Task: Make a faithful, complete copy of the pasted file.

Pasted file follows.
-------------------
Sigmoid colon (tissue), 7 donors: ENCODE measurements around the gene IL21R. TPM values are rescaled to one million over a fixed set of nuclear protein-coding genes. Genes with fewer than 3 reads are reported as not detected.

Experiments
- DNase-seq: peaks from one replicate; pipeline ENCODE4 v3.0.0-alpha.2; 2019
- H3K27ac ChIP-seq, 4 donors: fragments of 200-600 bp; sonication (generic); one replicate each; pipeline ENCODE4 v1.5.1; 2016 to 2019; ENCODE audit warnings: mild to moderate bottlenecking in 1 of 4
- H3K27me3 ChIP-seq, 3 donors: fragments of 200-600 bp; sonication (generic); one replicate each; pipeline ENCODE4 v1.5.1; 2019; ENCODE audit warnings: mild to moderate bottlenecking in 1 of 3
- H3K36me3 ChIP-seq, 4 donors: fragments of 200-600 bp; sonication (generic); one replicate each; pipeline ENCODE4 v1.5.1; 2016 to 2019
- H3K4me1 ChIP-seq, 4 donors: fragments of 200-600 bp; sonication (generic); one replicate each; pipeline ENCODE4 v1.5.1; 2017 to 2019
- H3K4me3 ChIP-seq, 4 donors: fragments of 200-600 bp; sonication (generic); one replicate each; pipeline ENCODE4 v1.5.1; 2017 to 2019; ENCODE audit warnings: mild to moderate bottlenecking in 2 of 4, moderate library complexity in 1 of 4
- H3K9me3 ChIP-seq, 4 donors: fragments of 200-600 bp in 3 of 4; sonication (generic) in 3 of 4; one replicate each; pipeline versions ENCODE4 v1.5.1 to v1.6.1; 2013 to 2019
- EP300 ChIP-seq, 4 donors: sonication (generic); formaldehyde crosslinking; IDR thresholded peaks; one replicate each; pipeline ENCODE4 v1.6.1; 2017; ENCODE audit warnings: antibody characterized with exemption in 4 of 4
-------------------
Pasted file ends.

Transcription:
Sigmoid colon (tissue), 7 donors: ENCODE measurements around the gene IL21R. TPM values are rescaled to one million over a fixed set of nuclear protein-coding genes. Genes with fewer than 3 reads are reported as not detected.

Experiments
- DNase-seq: peaks from one replicate; pipeline ENCODE4 v3.0.0-alpha.2; 2019
- H3K27ac ChIP-seq, 4 donors: fragments of 200-600 bp; sonication (generic); one replicate each; pipeline ENCODE4 v1.5.1; 2016 to 2019; ENCODE audit warnings: mild to moderate bottlenecking in 1 of 4
- H3K27me3 ChIP-seq, 3 donors: fragments of 200-600 bp; sonication (generic); one replicate each; pipeline ENCODE4 v1.5.1; 2019; ENCODE audit warnings: mild to moderate bottlenecking in 1 of 3
- H3K36me3 ChIP-seq, 4 donors: fragments of 200-600 bp; sonication (generic); one replicate each; pipeline ENCODE4 v1.5.1; 2016 to 2019
- H3K4me1 ChIP-seq, 4 donors: fragments of 200-600 bp; sonication (generic); one replicate each; pipeline ENCODE4 v1.5.1; 2017 to 2019
- H3K4me3 ChIP-seq, 4 donors: fragments of 200-600 bp; sonication (generic); one replicate each; pipeline ENCODE4 v1.5.1; 2017 to 2019; ENCODE audit warnings: mild to moderate bottlenecking in 2 of 4, moderate library complexity in 1 of 4
- H3K9me3 ChIP-seq, 4 donors: fragments of 200-600 bp in 3 of 4; sonication (generic) in 3 of 4; one replicate each; pipeline versions ENCODE4 v1.5.1 to v1.6.1; 2013 to 2019
- EP300 ChIP-seq, 4 donors: sonication (generic); formaldehyde crosslinking; IDR thresholded peaks; one replicate each; pipeline ENCODE4 v1.6.1; 2017; ENCODE audit warnings: antibody characterized with exemption in 4 of 4